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The Future of Digital Health and Wearables in Orthopedicsrables

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Orthopedic device companies have responded to payors’ adoption of bundled payments and FDA’s promotion of digital health tools by commercializing products that track patients beyond the O.R. Digital health tools, including wearables, provide device companies with revenue streams that respond to hospitals’ episode of care requirements and patients’ personalized medicine needs, while simultaneously creating a feedback loop for product ideas. Christopher E. Pelt, M.D., a surgeon enrolled in Zimmer Biomet’s mymobility clinical study with the Apple Watch app, offered perspective on the benefits of wearables and shares ways that the technology will impact patients, surgeons and device companies in the future.

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The Future of Digital Health and Wearables in Orthopedicsrables

  1. 1. WEARABLE TECH IN HEALTHCARE AND ORTHOPAEDICS CHRISTOPHER E. PELT, M.D. ASSOCIATE PROFESSOR CHIEF VALUE OFFICER, ORTHOPAEDICS MEDICAL DIRECTOR ORTHOPAEDIC AND TRAUMA SERVICES UNIVERSITY OF UTAH DEPARTMENT OF ORTHOPAEDICS SALT LAKE CITY, UTAH OMTEC 2019 – Chicago, IL
  2. 2. Disclosures • Zimmer Biomet: Consultant, Speaker, Research • Total Joint Orthopedics: Consultant, Royalties • Joint Development, LLC: Stocks • Acelity/KCI: Paid Consultant, Speaker • AAOS and AAHKS: Committees
  3. 3. Points to Address • Learn why and how surgeons are using wearable technology to track patients • Gain insight into ways that wearables and digital health will change the surgeon and patient experience in the coming years
  4. 4. Wearables in Healthcare • Growing field and technology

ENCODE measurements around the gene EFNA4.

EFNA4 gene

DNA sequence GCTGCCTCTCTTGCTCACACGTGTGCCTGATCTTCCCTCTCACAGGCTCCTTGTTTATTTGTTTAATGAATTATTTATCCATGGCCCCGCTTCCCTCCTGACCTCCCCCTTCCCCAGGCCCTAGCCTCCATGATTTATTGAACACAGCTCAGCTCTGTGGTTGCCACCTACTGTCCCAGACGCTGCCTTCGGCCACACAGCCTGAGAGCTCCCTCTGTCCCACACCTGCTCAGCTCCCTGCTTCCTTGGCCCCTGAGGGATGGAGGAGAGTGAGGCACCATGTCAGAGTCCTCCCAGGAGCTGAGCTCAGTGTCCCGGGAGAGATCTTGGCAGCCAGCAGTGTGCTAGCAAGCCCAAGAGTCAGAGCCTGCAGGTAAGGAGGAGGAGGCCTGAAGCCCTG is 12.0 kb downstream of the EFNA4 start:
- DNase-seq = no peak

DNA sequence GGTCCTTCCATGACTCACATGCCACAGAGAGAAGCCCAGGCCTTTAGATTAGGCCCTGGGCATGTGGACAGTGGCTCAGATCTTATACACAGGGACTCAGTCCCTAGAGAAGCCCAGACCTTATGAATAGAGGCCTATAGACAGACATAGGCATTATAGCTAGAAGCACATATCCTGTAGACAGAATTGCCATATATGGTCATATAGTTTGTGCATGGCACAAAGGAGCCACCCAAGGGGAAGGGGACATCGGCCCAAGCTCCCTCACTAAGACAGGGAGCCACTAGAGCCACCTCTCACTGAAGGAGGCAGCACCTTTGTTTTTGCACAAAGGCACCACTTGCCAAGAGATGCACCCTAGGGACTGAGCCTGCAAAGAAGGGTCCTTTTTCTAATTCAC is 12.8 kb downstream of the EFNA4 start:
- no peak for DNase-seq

5. 5. Wearables in Healthcare • Growing field and technology • Portable health data collection with medical device – Holter Monitor (cardiac) – Capsule Endoscopy (GI)
  6. 6. Wearables in Healthcare • Growing field and technology • Portable health data collection with medical device – Holter Monitor (cardiac) – Capsule Endoscopy (GI) • Next Generation medical devices
  7. 7. Wearables in Healthcare • First generation consumer electronics – activity monitoring • (e.g., step count monitors, FitBit ®)
  8. 8. Next Generation Wearables • Advancing Technology • Advanced Data – Activity, heart rate, ECG tracings – Tremendous amount of information • Non-validated (e.g., ECG not FDA-approved) • What to do with all the info? • Worse yet, what to do if miss something that’s there, but don’t see/use (litigation?)
  9. 9. Does it Improve Outcomes? • Heterogeneous tech, studies, outcomes • To date, wearables haven’t been shown to improve outcomes • But they could
  10. 10. Wearables in Orthpaedics • K-knee • The ultimate wearable
  11. 11. Wearables In Orthopaedics
  12. 12. What are we interested in?
  13. 13. Rehab • Current Rehab/Therapy relies on in-person visits, manual therapies, machines – Time consuming – Intermittent – Costly (time off, transportation, cost of therapy and co-pays) • Biofeedback?
  14. 14. Biofeedback
  15. 15. Move to Wearables? • Wear in own shoes • Constant use available • Realtime feedback • Cost potentially offset if can replace other current expenses (PT?)
  16. 16. Relook at Consumer Market
  17. 17. Summary of Current Wearables in Orthopaedics • Scattered landscape, piecemeal technologies • Most focus on steps/stairs, activity, ROM, and maybe force
  18. 18. The Future • Collect meaningful and actionable data • Realtime feedback • Integrate into EMR (not a duplicate/separate system) • Artificial Intelligence (avoid reliance on manual review) – Data Analytics – Risk Stratification – Patient Optimization – Risk/Concern identification/Avoidance
  19. 19. The Future • Integrate the currently broken technology landscape • Replace low value interventions with technologies that may reduce costs and improve outcomes
  20. 20. Introducing Technology in Healthcare • Must solve a problem • Cannot be additive in time or cost, unnecessary, burdensome or un-useful • Lots of gadgets already

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